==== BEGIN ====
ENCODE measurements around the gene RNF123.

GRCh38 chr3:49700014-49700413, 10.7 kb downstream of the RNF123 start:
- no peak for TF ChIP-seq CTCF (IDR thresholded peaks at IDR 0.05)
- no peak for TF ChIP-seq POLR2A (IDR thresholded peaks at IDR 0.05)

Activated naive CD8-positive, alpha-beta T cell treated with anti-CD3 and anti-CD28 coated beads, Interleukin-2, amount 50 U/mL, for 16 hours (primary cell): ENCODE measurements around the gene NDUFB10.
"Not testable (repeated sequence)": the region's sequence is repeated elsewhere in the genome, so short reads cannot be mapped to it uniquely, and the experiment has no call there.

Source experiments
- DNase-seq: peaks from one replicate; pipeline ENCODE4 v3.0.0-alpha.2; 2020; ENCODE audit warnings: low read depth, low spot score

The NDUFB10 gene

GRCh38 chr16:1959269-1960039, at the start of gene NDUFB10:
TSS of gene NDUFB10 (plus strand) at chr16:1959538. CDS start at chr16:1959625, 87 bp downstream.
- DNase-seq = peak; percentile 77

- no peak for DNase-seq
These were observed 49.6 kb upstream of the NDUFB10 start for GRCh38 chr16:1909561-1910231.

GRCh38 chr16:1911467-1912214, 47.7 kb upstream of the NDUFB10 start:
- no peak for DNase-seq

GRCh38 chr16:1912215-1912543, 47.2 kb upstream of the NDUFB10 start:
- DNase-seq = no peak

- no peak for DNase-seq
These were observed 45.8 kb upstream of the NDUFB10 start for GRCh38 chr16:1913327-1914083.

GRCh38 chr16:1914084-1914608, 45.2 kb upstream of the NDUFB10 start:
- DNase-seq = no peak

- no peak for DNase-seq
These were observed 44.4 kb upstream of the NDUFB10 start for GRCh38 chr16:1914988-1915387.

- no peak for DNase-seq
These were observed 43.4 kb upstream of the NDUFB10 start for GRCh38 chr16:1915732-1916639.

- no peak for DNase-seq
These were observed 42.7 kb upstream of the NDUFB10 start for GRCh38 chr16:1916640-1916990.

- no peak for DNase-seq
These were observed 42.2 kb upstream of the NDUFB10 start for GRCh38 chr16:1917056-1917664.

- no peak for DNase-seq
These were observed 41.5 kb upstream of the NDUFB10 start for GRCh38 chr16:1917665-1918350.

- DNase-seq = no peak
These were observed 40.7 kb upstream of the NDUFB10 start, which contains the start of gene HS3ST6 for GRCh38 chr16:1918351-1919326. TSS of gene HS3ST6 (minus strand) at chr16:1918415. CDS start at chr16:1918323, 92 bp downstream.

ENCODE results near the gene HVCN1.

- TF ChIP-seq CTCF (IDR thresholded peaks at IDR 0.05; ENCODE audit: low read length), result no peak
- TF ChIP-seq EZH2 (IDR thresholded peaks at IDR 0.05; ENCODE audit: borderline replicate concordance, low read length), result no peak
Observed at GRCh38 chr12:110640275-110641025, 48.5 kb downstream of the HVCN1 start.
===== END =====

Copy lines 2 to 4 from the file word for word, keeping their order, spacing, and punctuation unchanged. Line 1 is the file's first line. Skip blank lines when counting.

GRCh38 chr3:49700014-49700413, 10.7 kb downstream of the RNF123 start:
- no peak for TF ChIP-seq CTCF (IDR thresholded peaks at IDR 0.05)
- no peak for TF ChIP-seq POLR2A (IDR thresholded peaks at IDR 0.05)